Lord,
We acknowledge that we are flawed beings. We thank you that you have redeemed us and given us a true self (new nature). Yet we know our false self (old nature) is still working on us. We know the temptations of the world are very strong. There are also those who will trip us to watch us fall. Father, we ask for the help of your Holy Spirit to strengthen us to resist temptations to sin. We also ask that you will send us brothers and sisters to whom we can be accountable to. Help us, we pray.
Amen.


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10 comments:

jan said...

Your post is a temptation for me to watch Beowulf, the movie, to lust for it's violence and illicit sex. I've seen the trailers for the movie; they do the same.

Davin Wong said...

Good one, Dr Tang

Alex Tang said...

Hi jan,

is that good or bad?

Jan said...

Hello Alex,

What "that" are you asking me to categorise, the temptation, the lust, or something else?

Chang Wei Hao said...

Hmm.. One is always free and possess the right to close both eyes during scenes where the swords flash or when Angelina Jolie shows up :)

I cant see anything in the post that would arouse temptation though hehe.

But again, if that is too tempting, please don't watch it :)

Alex Tang said...

Hi Jan,

is that good or bad?

you mentioned the temptation to watch the movie and to lust for the violence and sex.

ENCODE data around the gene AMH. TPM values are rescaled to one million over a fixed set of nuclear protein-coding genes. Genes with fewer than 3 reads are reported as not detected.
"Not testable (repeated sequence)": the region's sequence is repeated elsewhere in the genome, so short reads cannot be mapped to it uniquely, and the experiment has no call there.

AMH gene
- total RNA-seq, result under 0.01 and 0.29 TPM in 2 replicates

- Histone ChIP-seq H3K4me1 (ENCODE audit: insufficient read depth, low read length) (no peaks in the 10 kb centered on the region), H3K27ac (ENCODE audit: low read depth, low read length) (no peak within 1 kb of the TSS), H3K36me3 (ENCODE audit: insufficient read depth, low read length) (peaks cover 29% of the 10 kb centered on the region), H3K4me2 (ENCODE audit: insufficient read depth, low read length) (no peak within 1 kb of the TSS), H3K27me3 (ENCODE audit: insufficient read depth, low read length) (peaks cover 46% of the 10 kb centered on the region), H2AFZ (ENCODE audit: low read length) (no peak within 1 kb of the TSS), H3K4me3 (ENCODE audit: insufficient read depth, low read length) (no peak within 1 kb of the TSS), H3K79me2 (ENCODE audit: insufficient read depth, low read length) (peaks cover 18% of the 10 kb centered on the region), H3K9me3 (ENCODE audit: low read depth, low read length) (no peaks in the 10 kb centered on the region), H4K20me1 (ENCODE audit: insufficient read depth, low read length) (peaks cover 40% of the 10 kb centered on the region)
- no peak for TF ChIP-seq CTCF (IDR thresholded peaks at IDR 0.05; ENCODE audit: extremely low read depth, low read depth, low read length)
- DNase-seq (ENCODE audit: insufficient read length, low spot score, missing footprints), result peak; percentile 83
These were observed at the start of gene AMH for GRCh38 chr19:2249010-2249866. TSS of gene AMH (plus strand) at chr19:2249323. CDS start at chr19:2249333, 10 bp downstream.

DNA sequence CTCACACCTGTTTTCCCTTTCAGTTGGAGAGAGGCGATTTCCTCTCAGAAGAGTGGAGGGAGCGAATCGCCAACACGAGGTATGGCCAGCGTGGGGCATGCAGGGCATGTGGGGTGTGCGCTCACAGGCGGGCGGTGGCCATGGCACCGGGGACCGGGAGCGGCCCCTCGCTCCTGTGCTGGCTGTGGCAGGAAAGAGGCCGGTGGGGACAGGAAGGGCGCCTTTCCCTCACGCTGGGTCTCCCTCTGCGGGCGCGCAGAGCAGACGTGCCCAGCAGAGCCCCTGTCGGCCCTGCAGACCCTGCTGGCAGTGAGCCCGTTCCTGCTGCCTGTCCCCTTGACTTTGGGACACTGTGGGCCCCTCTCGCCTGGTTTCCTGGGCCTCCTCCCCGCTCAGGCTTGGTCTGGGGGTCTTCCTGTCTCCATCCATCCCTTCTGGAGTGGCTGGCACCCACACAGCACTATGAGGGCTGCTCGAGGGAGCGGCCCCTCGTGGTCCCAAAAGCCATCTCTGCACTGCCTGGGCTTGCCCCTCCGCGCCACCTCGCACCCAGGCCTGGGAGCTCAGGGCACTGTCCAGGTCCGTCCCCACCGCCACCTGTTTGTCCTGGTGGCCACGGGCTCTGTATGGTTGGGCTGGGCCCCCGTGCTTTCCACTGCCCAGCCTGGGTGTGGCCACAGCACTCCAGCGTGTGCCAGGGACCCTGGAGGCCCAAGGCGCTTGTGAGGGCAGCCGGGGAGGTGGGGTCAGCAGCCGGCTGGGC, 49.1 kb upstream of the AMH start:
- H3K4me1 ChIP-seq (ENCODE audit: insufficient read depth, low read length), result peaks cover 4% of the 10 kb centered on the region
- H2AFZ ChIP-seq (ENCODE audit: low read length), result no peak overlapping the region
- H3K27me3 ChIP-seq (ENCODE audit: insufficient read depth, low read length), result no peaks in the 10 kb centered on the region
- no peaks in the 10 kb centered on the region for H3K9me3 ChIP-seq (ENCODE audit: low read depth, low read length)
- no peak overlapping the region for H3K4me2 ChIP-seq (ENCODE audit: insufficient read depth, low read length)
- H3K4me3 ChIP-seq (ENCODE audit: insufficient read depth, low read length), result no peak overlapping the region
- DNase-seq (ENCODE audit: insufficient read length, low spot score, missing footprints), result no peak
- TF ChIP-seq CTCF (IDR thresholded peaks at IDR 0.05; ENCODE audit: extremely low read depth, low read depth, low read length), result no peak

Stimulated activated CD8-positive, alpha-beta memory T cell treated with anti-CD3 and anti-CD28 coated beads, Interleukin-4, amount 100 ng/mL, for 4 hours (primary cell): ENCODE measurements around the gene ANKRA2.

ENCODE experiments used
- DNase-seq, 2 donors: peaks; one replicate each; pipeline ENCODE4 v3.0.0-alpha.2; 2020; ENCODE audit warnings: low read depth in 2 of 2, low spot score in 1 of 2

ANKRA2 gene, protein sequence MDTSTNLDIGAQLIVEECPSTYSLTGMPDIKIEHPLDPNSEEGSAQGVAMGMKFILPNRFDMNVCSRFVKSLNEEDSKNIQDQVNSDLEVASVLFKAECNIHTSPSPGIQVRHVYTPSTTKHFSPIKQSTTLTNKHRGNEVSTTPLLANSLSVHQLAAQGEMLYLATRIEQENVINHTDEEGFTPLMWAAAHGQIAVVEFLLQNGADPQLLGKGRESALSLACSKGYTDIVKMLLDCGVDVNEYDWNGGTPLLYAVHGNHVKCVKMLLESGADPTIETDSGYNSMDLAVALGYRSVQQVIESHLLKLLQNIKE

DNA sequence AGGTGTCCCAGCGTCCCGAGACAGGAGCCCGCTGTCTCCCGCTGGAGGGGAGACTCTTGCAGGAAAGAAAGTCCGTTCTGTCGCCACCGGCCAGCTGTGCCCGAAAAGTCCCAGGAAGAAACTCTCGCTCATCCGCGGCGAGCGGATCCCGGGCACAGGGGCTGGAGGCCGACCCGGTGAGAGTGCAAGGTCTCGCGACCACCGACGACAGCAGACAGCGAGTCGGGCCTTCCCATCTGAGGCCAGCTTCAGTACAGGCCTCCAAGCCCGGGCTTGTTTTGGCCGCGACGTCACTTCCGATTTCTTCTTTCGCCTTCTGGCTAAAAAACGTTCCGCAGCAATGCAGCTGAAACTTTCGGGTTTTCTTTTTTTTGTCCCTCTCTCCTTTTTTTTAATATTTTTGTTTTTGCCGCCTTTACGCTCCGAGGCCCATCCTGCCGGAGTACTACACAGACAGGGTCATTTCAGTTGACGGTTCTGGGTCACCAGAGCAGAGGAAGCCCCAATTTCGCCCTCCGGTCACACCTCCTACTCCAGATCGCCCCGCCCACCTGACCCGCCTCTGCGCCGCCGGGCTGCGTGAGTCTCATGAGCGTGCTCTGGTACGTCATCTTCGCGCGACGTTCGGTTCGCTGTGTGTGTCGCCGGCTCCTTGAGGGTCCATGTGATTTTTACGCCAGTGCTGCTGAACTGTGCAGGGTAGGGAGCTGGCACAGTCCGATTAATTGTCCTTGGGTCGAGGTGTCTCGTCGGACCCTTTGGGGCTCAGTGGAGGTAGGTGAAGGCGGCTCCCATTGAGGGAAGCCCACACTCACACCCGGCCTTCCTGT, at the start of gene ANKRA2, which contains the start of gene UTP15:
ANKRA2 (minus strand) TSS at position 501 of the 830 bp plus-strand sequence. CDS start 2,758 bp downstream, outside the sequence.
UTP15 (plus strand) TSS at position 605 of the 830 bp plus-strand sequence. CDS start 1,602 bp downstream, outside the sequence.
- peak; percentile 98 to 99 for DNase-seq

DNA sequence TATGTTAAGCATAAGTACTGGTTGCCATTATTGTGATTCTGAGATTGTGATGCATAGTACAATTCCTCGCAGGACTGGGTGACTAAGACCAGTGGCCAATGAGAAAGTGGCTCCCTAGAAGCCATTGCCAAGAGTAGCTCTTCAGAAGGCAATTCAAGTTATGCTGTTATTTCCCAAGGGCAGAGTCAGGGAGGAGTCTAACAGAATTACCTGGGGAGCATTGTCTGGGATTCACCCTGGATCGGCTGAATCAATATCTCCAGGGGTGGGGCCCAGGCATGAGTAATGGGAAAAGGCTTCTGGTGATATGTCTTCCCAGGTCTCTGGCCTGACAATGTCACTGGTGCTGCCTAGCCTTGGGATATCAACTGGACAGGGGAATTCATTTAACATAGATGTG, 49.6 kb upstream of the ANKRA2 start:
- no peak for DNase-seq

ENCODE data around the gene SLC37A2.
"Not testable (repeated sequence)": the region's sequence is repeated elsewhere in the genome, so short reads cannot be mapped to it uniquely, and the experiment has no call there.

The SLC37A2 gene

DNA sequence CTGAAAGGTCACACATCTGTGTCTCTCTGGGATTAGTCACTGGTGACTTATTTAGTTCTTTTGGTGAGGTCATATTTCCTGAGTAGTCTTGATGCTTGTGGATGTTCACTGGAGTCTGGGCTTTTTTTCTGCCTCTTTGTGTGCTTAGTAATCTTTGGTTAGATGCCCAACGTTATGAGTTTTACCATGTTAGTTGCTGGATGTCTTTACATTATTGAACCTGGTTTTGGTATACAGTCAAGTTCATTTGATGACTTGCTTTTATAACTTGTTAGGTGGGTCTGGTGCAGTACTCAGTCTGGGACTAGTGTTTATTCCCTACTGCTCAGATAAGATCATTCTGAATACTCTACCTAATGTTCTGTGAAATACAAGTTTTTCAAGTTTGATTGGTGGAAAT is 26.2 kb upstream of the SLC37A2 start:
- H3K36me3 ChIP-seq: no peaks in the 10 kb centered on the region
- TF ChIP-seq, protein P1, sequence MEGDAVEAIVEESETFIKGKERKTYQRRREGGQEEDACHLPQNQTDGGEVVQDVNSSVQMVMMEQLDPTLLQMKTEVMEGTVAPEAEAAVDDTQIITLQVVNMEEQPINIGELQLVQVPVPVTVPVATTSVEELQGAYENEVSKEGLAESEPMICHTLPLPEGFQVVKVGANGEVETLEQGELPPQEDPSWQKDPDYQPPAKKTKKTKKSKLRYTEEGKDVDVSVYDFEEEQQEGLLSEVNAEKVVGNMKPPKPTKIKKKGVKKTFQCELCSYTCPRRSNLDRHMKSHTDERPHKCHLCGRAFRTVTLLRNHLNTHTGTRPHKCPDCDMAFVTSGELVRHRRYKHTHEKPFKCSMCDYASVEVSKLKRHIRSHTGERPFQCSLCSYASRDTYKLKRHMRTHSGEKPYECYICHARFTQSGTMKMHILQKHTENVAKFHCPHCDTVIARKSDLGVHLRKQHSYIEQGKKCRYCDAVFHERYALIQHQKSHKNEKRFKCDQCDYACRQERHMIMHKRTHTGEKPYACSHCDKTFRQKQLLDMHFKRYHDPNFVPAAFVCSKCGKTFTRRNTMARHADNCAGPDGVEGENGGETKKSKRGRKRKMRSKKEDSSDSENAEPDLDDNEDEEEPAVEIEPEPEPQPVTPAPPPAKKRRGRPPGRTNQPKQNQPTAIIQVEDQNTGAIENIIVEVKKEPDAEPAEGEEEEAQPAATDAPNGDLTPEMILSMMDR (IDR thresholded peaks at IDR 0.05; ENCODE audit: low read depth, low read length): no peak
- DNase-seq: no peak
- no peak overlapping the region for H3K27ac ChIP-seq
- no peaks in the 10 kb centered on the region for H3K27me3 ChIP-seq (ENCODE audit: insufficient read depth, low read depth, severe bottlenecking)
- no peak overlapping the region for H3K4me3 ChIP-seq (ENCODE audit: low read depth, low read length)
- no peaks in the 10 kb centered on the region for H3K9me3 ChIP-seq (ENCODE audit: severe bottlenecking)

is that good because of your self awareness of the temptation which leads you to lust?

is that bad because you are afraid of the temptation and your ability to resist its seduction?

Alex Tang said...

hi Chang Wei Hao,

Thanks for your comments about my post.

BTW, the movie did not show much violence and sexual scenes except by suggestion, i.e shadows on the wall, reflection on the water surface etc.

Tempias said...

dr tang -- care to comment about pornographic passages in the bible? tq

Alex Tang said...

hi Tempias,

please see my comments here.

Jim said...

We Christians should reclaim our great literary heritage, which includes the likes of “Sir Gawain” and “Beowulf”–the real story of Beowulf, that is, not the cheap Canaanization of it recently produced by Hollywood. The makers of that smut should be ashamed that they defiled the fine name of “Beowulf” with their filth.

The true story of Beowulf is one of nobility, bravery, self-sacrifice, and the victory of good over evil. And that is also the true story of this world through the triumph of the Lord Christ. Something of that triumph is also captured in the victory of virtue portrayed in “Sir Gawain and the Green Knight.”

Enjoy the ennoblement of your soul as you read this great work of literature!